REVIEW: ‘Ms. Marvel,’ Episodes 1-2

Reading Time: 3 minutes

Ms. Marvel

Ms. Marvel is a Disney+ Original Series developed by Bisha K. Ali and based on the character created by G. Willow Wilson, Adrian Alphona, Jamie McKelvie, Sana Amanat & Stephen Wacker. Kamala Khan (Iman Vellani) is a teenager who has a deep love for superheroes — particularly Captain Marvel (Brie Larson); this leads to friction with her parents, especially her mother Muneeba (Zenobia Shroff). When Kamala and her best friend Bruno (Matt Lintz) sneak out to attend the first “Avengercon,” Kamala brings along a bangle that belonged to her great-grandmother. Said bangle bestows the ability to generate hard-light energy upon Kamala, and now she must navigate being a superhero with the usual pitfalls of being a teenager.

A large part of what makes this series such an engaging watch is Vellani’s performance as Kamala. Throughout multiple interviews, she’s shown her love for the character, and that love permeates her performance. She’s just as energetic as Kamala is, especially during the Avengercon scenes and a montage where she learns to use her powers. And she also brings raw emotion to the forefront when called for. Nowhere is this more apparent than in the scenes where Kamala and her mother argue about what she wants to do with her life; it’s one thing to try and be a superhero, but it’s another to try and find common ground with your own flesh and blood especially when it seems like they don’t understand you.

I said it before, and I’ll repeat it: Sarah Haley Finn is the unsung hero of the Marvel Cinematic Universe. She and fellow casting director Krista Husar manage to find the actors who can bring these characters to life. Ali previously worked on Loki, and similar to the God of Mischief’s journey, it looks like this series will find Kamala figuring out what kind of hero she wants to be, especially as her mother encourages her to find her own stories.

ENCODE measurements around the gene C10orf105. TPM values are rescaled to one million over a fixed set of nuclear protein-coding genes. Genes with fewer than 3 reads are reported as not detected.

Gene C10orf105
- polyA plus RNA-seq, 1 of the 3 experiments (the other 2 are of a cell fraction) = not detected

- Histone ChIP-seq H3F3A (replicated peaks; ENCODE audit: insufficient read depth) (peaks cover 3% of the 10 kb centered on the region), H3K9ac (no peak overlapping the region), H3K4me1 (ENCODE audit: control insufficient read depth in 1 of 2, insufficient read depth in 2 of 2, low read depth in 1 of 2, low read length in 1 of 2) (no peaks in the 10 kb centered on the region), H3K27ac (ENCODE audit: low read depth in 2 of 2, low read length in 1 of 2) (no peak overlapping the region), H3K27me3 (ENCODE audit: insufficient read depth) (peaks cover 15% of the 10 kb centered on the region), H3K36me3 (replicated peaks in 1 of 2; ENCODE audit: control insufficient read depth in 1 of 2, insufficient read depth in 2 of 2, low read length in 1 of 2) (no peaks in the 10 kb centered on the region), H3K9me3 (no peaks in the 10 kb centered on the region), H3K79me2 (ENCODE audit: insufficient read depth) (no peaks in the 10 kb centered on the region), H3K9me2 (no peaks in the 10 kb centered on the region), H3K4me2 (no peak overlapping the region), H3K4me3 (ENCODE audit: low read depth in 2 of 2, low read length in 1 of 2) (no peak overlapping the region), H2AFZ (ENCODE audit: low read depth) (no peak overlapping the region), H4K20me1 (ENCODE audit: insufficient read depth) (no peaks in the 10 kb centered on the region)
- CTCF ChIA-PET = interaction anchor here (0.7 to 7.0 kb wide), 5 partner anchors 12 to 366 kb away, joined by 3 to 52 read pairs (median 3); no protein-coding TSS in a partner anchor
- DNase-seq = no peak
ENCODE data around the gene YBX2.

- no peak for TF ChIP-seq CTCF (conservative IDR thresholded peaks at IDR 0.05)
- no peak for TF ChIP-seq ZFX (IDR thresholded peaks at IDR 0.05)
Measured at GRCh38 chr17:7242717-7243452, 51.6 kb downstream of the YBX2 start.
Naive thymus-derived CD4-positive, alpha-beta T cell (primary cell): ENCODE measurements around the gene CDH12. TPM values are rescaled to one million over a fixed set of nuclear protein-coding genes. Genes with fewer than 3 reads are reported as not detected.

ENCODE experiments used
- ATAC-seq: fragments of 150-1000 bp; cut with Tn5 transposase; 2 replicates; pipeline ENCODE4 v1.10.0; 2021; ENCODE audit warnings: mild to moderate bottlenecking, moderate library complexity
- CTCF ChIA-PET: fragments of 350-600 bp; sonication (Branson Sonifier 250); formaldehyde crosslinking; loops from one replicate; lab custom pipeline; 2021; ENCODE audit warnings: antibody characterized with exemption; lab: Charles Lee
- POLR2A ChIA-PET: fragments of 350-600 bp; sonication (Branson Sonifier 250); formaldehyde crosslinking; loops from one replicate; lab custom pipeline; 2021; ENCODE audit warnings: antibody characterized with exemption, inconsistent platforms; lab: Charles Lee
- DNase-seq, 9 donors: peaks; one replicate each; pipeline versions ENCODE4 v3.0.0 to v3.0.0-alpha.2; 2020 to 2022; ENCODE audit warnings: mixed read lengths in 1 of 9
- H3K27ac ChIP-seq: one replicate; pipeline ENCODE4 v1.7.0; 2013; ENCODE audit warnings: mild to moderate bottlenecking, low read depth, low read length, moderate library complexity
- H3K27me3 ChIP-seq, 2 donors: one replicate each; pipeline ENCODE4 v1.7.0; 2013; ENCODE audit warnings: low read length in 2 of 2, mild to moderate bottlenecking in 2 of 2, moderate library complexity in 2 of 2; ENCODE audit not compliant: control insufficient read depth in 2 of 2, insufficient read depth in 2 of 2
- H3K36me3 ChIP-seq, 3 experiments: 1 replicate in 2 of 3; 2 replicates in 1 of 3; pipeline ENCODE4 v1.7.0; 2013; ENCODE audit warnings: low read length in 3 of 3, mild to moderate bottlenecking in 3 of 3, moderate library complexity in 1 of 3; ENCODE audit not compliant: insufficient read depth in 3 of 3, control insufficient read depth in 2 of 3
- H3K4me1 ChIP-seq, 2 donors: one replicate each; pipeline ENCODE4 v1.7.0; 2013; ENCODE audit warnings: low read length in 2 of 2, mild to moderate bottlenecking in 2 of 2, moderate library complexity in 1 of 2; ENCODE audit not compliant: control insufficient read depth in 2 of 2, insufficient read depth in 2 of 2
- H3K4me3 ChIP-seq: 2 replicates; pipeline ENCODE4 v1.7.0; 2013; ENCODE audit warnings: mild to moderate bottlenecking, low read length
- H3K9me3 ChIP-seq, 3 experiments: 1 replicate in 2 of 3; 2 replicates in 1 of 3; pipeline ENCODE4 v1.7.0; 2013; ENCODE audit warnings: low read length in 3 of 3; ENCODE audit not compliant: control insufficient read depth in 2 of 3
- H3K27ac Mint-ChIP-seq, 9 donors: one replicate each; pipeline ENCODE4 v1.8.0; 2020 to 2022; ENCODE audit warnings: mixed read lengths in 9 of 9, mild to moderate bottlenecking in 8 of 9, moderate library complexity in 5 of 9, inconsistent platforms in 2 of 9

The supporting cast, for the most part, matches Vellani’s energy. Lintz plays Bruno as the straight man to Kamala. His intellect and honesty serve as a much-needed foundation for Kamala as she starts on her superhero journey. Likewise, Mohan Kapur and Saagar Shaikh provide some heartfelt — and hilarious moments as Kamala’s father Yusuf and brother Aamir. The only character who doesn’t click for me is Zoe Zimmer (Lauren Marsden). In the comics, Zoe served as a bully to Kamala and her friends. Here, she’s been reworked into more of a social media star. Keeping Zoe’s original characterization would have been the perfect chance to show more of how Kamala’s teenage life feeds into her superhero one, especially with how a Pakistani-American teenager has to navigate the social hell of high school.

That leads me to the other significant change, which concerns Kamala’s powers. In the comics, she is a polymorph — granted the ability to shapeshift and change her size. Here…she’s basically Green Lantern. I’m not kidding. She describes her powers as “thoughts coming to life” and refers to them as “hard light,” which is more or less the abilities granted to someone wearing a Green Lantern ring. Kamala’s polymorphic powers, like other Marvel heroes, served as a metaphor for adolescence, and I feel that was lost with the power change. That being said, there are hints that the bangle Kamala wears is tied to her family’s history, which will probably be expanded upon in future episodes.

What hasn’t changed, thankfully, is Kamala’s Pakistani heritage. Scenes feature Kamala and her friend Nakia (Yasmeen Fletcher) attending mosque as well as an Eid Mubarak celebration. South Asian songs are also used throughout the first two episodes, similar to how Egyptian music was used in Moon Knight. Directors Adil El Arbi & Billal Fallah (Bad Boys for Life) and Meera Neenon (The Walking Dead, For All Mankind) also add inventive visual flourishes to represent Kamala’s imagination. A series of text messages between Kamala and Bruno are stamped across the streets and neon lighting of Jersey City. The end credits have vibrant, colorful street art interposed with panels from Ms. Marvel comics. And the opening features Kamala presenting her own interpretation of the final battle from Avengers: Endgame — set to “Blinding Lights” by The Weeknd, no less. It makes me excited about what El Arbi and Fallah will bring to the table with Batgirl.

Ms. Marvel is worth a watch due to the passionate performance of its lead actress and the visual flair of its creative team. I look forward to future episodes and hope that Kamala can continue the trend of other great South Asian heroes like Behrad & Zari Tarazi in Legends of Tomorrow and Violet Harper/Halo in Young Justice. And hopefully, the remaining episodes will smooth out the rough patches of the show.

Ms. Marvel premieres on Disney+ on June 8, with new episodes every Wednesday.

 


Ms. Marvel Episodes 1 and 2
  • 7.5/10
    Rating - 7.5/10
7.5/10

TL;DR

Ms. Marvel is worth a watch due to the passionate performance of its lead actress and the visual flair of its creative team. I look forward to future episodes and hope that Kamala can continue the trend of other great South Asian heroes like Behrad & Zari Tarazi in Legends of Tomorrow and Violet Harper/Halo in Young Justice. And hopefully, the remaining episodes will smooth out the rough patches of the show.